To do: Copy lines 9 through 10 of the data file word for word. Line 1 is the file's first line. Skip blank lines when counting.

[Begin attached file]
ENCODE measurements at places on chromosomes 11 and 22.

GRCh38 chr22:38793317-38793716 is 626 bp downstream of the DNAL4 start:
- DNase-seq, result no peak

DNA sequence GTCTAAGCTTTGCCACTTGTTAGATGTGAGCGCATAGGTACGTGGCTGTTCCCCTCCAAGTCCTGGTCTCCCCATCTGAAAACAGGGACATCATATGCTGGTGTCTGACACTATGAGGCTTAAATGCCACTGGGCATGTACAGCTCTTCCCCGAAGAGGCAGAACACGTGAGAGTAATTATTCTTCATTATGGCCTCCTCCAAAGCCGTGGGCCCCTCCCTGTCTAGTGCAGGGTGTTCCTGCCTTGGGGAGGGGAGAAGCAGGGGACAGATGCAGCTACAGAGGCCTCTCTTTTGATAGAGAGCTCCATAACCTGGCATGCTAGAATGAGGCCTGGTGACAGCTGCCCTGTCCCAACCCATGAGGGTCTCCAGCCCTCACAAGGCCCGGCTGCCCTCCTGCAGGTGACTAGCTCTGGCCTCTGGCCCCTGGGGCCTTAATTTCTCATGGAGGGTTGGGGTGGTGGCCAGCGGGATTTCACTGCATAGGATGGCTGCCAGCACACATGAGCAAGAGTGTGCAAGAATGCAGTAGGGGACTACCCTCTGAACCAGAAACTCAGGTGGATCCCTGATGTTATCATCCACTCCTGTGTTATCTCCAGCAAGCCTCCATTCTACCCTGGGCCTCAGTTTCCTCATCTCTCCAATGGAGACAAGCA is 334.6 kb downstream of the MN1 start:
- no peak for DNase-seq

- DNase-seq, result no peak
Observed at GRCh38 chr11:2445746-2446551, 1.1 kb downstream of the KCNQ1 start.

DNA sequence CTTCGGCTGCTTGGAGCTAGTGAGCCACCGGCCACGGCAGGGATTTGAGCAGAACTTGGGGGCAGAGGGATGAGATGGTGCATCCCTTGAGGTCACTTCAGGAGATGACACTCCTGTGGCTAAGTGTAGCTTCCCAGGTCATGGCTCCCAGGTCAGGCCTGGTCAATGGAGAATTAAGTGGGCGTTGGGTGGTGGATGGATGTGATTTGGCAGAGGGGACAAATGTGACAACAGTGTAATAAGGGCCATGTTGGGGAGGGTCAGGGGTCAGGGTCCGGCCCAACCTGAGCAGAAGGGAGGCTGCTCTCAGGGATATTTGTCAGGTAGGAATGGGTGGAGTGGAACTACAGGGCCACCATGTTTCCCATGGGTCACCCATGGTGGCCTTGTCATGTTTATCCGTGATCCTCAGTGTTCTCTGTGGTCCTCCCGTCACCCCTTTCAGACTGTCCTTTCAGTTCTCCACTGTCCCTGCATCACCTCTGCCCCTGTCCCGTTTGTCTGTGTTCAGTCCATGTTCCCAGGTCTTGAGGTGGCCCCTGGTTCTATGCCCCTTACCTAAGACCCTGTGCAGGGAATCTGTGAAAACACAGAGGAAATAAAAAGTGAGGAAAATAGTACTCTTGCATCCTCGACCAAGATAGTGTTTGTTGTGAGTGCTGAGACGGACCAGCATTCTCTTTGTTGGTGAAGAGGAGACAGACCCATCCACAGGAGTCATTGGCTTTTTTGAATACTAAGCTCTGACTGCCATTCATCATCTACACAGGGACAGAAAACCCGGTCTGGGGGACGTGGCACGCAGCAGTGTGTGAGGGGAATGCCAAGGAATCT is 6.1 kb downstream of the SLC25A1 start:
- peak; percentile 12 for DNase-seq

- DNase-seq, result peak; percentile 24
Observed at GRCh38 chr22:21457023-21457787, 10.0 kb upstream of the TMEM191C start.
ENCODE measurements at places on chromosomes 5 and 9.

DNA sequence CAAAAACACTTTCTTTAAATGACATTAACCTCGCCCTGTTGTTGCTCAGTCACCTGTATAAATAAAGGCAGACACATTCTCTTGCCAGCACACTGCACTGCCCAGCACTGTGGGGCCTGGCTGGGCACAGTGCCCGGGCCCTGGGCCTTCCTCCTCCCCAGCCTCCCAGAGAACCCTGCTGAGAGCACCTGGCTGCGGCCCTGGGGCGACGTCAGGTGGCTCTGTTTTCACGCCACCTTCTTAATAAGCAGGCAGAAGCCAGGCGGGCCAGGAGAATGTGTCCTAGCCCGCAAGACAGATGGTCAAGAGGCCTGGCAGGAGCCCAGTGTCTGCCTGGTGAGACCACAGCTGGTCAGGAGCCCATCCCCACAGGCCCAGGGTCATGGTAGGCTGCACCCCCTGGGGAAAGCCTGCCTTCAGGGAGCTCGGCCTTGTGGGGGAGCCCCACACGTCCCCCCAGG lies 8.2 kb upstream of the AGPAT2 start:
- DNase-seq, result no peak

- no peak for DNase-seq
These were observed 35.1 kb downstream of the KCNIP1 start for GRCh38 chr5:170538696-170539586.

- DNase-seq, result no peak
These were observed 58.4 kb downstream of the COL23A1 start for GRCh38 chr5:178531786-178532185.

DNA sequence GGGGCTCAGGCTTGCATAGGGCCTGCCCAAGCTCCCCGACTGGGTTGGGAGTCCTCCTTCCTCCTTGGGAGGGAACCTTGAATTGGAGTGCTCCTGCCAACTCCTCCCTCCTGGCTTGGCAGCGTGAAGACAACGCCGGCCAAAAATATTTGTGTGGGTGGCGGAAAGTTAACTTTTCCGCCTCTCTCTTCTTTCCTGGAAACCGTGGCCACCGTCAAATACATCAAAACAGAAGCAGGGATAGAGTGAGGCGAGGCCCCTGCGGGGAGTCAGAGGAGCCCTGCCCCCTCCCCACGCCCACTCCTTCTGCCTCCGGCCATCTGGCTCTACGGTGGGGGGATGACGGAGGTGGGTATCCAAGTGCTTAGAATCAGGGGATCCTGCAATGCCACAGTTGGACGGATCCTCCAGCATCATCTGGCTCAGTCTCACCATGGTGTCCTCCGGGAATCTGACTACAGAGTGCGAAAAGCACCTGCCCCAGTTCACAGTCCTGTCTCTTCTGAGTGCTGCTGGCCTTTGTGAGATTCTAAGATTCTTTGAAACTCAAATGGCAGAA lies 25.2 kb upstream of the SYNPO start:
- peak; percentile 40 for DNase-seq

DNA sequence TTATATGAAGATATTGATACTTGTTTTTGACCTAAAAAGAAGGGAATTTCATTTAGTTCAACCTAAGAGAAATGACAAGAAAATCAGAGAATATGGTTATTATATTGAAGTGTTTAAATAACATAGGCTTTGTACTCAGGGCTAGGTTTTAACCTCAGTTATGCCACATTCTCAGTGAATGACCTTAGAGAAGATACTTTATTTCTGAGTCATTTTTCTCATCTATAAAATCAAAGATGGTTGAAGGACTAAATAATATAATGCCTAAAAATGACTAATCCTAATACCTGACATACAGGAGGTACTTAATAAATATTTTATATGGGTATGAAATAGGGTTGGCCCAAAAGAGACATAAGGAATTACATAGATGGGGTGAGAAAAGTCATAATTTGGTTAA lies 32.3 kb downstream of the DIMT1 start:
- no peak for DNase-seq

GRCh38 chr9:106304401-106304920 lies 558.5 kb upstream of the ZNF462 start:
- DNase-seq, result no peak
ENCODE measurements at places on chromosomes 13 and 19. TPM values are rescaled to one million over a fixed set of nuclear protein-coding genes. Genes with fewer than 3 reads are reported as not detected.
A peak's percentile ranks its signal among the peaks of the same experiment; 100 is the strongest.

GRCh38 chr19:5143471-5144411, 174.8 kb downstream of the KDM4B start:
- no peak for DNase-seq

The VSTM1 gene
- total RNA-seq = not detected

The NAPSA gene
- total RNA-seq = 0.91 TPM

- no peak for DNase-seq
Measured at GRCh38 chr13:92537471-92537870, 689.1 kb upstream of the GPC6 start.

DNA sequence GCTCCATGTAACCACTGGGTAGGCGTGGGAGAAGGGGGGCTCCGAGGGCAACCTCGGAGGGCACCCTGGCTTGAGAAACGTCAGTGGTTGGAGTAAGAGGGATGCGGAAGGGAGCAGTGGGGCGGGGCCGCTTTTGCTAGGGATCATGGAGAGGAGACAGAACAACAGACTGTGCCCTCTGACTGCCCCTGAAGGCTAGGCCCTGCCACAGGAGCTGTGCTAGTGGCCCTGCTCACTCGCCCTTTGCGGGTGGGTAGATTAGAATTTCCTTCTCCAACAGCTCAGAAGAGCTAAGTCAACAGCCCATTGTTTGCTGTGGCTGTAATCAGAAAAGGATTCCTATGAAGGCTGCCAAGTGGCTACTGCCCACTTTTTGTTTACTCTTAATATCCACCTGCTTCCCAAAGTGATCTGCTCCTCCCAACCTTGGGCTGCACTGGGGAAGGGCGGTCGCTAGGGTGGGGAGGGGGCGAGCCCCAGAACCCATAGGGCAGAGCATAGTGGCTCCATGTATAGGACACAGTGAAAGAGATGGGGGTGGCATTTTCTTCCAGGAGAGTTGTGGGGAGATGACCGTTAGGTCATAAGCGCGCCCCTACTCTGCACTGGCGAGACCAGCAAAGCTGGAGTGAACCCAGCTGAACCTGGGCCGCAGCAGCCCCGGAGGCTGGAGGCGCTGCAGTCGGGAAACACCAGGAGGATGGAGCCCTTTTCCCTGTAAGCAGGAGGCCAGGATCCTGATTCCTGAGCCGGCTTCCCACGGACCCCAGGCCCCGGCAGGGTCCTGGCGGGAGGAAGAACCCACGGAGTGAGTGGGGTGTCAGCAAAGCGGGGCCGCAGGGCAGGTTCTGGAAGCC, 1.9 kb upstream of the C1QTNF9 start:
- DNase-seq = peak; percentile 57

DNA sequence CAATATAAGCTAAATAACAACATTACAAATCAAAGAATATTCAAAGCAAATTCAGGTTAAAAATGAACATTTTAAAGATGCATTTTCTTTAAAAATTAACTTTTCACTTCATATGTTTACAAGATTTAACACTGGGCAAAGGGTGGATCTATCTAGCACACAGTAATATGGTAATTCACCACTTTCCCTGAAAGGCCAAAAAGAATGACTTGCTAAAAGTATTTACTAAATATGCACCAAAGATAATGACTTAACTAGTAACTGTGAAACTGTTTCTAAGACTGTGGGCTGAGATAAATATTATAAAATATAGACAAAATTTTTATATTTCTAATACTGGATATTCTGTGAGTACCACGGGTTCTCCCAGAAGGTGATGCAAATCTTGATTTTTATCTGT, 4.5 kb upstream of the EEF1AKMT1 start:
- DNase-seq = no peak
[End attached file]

- peak; percentile 12 for DNase-seq

- DNase-seq, result peak; percentile 24